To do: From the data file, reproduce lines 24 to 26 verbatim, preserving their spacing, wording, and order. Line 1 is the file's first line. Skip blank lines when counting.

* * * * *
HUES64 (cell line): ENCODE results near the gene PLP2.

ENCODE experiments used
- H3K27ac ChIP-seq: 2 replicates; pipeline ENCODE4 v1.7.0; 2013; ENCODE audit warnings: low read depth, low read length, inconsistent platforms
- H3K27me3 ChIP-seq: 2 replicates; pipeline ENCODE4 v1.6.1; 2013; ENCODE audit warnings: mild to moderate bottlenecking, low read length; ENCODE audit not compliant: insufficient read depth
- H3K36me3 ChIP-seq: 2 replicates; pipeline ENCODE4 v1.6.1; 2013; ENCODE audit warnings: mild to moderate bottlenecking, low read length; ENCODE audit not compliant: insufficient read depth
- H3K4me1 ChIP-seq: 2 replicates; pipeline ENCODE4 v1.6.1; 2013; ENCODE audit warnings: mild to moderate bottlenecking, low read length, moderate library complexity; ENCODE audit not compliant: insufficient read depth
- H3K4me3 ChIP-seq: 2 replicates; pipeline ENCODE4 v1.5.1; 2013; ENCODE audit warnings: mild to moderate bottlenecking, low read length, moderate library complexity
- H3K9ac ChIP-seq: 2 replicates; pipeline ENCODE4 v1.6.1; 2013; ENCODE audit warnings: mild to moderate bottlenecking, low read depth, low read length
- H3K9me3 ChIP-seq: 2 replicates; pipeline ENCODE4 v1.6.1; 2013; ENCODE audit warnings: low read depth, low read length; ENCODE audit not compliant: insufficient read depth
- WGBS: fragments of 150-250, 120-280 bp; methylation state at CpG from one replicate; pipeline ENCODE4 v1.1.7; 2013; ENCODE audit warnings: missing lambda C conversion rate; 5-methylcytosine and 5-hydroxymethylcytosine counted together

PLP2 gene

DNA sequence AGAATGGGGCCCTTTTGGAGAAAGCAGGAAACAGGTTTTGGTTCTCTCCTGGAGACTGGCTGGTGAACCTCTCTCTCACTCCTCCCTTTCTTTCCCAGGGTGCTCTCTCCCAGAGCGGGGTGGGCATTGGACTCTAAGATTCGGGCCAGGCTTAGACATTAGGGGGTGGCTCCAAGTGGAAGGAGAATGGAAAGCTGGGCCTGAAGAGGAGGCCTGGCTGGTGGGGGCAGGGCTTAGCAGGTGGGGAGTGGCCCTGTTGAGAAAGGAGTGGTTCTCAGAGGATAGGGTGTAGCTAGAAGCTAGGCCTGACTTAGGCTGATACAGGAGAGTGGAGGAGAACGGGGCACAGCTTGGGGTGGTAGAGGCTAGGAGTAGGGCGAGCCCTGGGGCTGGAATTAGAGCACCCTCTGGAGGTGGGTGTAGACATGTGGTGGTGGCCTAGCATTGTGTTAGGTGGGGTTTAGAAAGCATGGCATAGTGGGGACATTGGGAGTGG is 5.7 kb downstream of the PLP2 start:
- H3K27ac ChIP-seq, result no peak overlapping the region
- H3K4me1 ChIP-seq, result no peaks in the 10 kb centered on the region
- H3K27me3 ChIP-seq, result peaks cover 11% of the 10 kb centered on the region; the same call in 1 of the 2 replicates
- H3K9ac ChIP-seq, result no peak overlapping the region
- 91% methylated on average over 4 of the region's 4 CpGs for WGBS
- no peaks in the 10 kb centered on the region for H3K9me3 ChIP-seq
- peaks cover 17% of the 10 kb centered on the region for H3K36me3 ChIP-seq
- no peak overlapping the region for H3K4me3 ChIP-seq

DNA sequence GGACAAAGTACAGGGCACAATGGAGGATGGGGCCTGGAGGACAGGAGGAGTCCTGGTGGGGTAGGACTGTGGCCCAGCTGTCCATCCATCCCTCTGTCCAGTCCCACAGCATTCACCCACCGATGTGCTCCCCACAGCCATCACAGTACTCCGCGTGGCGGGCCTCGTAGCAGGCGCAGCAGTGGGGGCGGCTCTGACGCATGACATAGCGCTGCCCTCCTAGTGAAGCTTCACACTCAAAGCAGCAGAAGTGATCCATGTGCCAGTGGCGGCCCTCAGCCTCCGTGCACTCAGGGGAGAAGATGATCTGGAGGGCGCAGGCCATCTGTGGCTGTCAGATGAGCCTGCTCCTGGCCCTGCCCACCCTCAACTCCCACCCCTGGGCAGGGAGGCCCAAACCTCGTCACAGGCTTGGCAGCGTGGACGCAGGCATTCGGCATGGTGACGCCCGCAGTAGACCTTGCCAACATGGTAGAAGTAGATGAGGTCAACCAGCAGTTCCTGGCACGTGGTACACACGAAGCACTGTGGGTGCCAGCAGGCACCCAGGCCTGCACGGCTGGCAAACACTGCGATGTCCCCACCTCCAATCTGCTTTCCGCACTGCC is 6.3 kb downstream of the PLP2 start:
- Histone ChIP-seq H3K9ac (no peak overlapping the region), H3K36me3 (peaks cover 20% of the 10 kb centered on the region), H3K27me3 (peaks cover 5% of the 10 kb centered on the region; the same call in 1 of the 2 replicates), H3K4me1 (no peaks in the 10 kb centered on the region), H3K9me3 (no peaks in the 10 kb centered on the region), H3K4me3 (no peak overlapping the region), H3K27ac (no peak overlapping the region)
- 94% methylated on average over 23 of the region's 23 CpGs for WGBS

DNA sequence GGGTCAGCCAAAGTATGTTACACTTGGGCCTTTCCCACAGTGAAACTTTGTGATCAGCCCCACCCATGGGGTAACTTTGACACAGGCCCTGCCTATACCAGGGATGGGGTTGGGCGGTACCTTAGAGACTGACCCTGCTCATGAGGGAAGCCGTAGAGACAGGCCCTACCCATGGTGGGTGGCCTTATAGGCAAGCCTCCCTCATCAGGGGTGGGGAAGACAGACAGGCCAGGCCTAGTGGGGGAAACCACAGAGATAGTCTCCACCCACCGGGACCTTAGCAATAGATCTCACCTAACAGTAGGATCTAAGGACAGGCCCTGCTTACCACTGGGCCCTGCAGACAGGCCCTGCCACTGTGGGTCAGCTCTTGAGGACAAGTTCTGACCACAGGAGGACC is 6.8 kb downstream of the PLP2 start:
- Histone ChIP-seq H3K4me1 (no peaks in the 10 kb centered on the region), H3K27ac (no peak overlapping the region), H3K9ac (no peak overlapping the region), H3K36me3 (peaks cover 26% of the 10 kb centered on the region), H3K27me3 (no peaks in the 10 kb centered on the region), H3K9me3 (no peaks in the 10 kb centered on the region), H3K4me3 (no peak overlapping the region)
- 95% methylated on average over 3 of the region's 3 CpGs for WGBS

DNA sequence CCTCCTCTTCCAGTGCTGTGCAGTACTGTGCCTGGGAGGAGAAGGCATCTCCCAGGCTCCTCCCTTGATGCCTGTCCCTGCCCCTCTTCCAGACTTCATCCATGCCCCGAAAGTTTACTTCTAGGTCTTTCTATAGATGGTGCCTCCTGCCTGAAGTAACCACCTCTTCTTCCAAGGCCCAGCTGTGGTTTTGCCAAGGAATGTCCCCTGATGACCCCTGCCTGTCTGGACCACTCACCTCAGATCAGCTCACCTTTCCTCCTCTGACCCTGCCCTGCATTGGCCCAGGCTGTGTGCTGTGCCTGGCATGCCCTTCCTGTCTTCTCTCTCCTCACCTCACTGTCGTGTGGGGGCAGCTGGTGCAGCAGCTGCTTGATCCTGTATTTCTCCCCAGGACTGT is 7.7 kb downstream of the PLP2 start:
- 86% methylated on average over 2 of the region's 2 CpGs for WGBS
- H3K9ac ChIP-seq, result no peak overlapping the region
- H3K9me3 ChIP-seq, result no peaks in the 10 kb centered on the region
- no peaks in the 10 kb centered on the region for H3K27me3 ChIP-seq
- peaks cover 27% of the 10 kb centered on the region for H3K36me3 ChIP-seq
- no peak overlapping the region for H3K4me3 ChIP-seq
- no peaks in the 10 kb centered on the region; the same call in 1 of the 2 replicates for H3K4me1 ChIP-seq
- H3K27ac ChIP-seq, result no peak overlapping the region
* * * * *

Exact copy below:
DNA sequence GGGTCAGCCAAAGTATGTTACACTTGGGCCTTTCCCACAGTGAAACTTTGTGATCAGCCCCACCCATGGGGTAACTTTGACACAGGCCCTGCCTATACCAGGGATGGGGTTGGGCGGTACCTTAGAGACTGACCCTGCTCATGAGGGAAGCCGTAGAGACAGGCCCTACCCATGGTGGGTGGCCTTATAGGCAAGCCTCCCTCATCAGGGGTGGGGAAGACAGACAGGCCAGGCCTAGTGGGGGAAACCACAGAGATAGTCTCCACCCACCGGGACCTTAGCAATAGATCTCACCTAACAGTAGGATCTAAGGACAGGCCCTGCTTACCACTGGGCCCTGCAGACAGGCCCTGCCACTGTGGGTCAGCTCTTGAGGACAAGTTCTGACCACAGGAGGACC is 6.8 kb downstream of the PLP2 start:
- Histone ChIP-seq H3K4me1 (no peaks in the 10 kb centered on the region), H3K27ac (no peak overlapping the region), H3K9ac (no peak overlapping the region), H3K36me3 (peaks cover 26% of the 10 kb centered on the region), H3K27me3 (no peaks in the 10 kb centered on the region), H3K9me3 (no peaks in the 10 kb centered on the region), H3K4me3 (no peak overlapping the region)
- 95% methylated on average over 3 of the region's 3 CpGs for WGBS